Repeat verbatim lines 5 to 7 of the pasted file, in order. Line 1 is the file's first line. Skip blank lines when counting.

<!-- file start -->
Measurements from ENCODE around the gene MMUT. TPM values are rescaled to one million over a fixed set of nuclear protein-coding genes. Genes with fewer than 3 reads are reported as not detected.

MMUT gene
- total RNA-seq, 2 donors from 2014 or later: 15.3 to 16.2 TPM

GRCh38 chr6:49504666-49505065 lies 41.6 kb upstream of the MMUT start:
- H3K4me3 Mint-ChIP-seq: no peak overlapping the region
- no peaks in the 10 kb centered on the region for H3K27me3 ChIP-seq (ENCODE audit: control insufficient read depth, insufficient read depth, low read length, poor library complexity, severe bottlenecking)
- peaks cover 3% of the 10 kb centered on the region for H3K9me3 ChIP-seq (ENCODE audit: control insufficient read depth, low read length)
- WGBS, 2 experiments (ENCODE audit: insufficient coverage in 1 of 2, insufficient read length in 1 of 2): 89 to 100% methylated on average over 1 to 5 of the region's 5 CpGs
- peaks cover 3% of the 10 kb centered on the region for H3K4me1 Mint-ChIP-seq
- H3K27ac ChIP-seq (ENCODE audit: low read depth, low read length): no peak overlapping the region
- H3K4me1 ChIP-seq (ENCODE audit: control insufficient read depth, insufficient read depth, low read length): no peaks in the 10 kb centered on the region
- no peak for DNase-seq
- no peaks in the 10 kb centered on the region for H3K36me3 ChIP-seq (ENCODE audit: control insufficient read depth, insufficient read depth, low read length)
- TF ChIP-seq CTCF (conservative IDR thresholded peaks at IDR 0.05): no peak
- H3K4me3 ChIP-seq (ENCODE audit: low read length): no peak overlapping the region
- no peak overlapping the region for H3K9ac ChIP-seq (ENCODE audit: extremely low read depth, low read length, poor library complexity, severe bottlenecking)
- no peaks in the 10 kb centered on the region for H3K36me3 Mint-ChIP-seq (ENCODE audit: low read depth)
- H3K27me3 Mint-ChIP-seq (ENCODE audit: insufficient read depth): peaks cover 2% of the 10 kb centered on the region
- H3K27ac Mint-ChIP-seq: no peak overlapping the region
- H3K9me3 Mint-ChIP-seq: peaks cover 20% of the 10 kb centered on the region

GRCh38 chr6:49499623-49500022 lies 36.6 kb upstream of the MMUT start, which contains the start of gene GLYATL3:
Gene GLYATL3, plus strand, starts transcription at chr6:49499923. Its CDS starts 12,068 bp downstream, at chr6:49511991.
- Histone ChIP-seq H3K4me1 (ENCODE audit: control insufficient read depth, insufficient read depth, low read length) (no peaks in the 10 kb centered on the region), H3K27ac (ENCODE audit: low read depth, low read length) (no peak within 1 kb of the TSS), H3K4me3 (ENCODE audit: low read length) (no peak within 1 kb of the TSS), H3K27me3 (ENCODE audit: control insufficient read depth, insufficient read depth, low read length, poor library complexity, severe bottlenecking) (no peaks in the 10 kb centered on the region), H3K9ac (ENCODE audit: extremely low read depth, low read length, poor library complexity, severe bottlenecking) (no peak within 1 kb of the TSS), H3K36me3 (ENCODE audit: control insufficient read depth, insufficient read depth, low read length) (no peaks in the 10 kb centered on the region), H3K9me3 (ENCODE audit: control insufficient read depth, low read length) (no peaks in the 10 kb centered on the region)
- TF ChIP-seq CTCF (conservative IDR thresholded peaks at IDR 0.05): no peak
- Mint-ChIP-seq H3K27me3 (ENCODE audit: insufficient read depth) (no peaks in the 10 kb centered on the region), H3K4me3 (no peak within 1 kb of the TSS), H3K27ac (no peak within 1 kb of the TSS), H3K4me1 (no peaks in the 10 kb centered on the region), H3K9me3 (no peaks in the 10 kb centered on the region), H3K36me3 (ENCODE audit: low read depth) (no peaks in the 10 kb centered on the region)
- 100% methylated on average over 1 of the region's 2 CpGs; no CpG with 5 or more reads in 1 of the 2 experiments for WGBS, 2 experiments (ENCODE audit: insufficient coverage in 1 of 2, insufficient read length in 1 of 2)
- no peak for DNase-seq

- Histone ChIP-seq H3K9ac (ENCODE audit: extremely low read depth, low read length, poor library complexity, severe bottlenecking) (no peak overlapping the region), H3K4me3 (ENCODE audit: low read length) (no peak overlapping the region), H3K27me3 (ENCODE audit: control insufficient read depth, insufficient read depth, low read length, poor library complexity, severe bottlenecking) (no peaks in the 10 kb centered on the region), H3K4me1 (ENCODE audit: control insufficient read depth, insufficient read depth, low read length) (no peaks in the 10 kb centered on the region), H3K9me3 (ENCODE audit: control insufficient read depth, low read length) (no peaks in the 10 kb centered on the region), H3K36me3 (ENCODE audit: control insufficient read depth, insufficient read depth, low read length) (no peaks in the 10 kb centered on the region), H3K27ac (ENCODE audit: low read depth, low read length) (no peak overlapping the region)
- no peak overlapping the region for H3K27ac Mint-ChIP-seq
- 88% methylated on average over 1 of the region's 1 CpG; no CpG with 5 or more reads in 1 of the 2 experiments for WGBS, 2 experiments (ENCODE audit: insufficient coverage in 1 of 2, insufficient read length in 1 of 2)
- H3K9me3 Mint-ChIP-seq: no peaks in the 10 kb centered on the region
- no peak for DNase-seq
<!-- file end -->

- H3K4me3 Mint-ChIP-seq: no peak overlapping the region
- no peaks in the 10 kb centered on the region for H3K27me3 ChIP-seq (ENCODE audit: control insufficient read depth, insufficient read depth, low read length, poor library complexity, severe bottlenecking)
- peaks cover 3% of the 10 kb centered on the region for H3K9me3 ChIP-seq (ENCODE audit: control insufficient read depth, low read length)